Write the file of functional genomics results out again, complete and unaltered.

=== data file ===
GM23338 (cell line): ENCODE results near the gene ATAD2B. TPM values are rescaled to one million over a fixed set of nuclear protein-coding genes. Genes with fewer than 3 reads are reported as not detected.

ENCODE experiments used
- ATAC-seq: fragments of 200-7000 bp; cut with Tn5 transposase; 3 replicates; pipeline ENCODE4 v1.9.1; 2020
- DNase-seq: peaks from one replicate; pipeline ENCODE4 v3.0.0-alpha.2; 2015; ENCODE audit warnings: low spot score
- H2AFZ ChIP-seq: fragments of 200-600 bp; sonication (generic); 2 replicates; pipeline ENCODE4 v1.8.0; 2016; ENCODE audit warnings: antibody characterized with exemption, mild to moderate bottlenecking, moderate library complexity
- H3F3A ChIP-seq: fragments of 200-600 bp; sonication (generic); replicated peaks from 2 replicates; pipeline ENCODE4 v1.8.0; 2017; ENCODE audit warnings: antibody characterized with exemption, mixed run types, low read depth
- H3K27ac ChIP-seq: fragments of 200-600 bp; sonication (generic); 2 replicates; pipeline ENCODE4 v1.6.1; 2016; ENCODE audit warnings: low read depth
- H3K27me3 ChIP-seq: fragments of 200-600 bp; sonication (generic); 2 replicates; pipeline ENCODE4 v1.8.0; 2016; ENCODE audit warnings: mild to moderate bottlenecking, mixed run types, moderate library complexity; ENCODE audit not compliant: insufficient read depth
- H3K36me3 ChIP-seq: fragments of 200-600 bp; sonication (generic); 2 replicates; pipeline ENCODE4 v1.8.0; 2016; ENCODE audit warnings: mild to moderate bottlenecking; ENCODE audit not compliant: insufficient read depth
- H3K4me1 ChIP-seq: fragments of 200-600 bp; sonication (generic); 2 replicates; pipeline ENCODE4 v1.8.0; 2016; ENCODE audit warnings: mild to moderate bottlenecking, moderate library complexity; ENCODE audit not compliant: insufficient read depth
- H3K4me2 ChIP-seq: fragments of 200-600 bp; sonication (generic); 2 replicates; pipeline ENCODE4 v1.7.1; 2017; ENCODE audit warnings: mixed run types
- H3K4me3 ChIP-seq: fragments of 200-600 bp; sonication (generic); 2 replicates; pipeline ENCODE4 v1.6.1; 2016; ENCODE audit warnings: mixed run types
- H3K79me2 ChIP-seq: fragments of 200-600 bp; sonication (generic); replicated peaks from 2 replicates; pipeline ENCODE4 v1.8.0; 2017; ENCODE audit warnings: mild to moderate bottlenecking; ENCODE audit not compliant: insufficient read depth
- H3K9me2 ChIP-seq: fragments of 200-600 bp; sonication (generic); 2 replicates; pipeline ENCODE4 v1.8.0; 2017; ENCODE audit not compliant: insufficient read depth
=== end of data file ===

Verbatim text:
GM23338 (cell line): ENCODE results near the gene ATAD2B. TPM values are rescaled to one million over a fixed set of nuclear protein-coding genes. Genes with fewer than 3 reads are reported as not detected.

ENCODE experiments used
- ATAC-seq: fragments of 200-7000 bp; cut with Tn5 transposase; 3 replicates; pipeline ENCODE4 v1.9.1; 2020
- DNase-seq: peaks from one replicate; pipeline ENCODE4 v3.0.0-alpha.2; 2015; ENCODE audit warnings: low spot score
- H2AFZ ChIP-seq: fragments of 200-600 bp; sonication (generic); 2 replicates; pipeline ENCODE4 v1.8.0; 2016; ENCODE audit warnings: antibody characterized with exemption, mild to moderate bottlenecking, moderate library complexity
- H3F3A ChIP-seq: fragments of 200-600 bp; sonication (generic); replicated peaks from 2 replicates; pipeline ENCODE4 v1.8.0; 2017; ENCODE audit warnings: antibody characterized with exemption, mixed run types, low read depth
- H3K27ac ChIP-seq: fragments of 200-600 bp; sonication (generic); 2 replicates; pipeline ENCODE4 v1.6.1; 2016; ENCODE audit warnings: low read depth
- H3K27me3 ChIP-seq: fragments of 200-600 bp; sonication (generic); 2 replicates; pipeline ENCODE4 v1.8.0; 2016; ENCODE audit warnings: mild to moderate bottlenecking, mixed run types, moderate library complexity; ENCODE audit not compliant: insufficient read depth
- H3K36me3 ChIP-seq: fragments of 200-600 bp; sonication (generic); 2 replicates; pipeline ENCODE4 v1.8.0; 2016; ENCODE audit warnings: mild to moderate bottlenecking; ENCODE audit not compliant: insufficient read depth
- H3K4me1 ChIP-seq: fragments of 200-600 bp; sonication (generic); 2 replicates; pipeline ENCODE4 v1.8.0; 2016; ENCODE audit warnings: mild to moderate bottlenecking, moderate library complexity; ENCODE audit not compliant: insufficient read depth
- H3K4me2 ChIP-seq: fragments of 200-600 bp; sonication (generic); 2 replicates; pipeline ENCODE4 v1.7.1; 2017; ENCODE audit warnings: mixed run types
- H3K4me3 ChIP-seq: fragments of 200-600 bp; sonication (generic); 2 replicates; pipeline ENCODE4 v1.6.1; 2016; ENCODE audit warnings: mixed run types
- H3K79me2 ChIP-seq: fragments of 200-600 bp; sonication (generic); replicated peaks from 2 replicates; pipeline ENCODE4 v1.8.0; 2017; ENCODE audit warnings: mild to moderate bottlenecking; ENCODE audit not compliant: insufficient read depth
- H3K9me2 ChIP-seq: fragments of 200-600 bp; sonication (generic); 2 replicates; pipeline ENCODE4 v1.8.0; 2017; ENCODE audit not compliant: insufficient read depth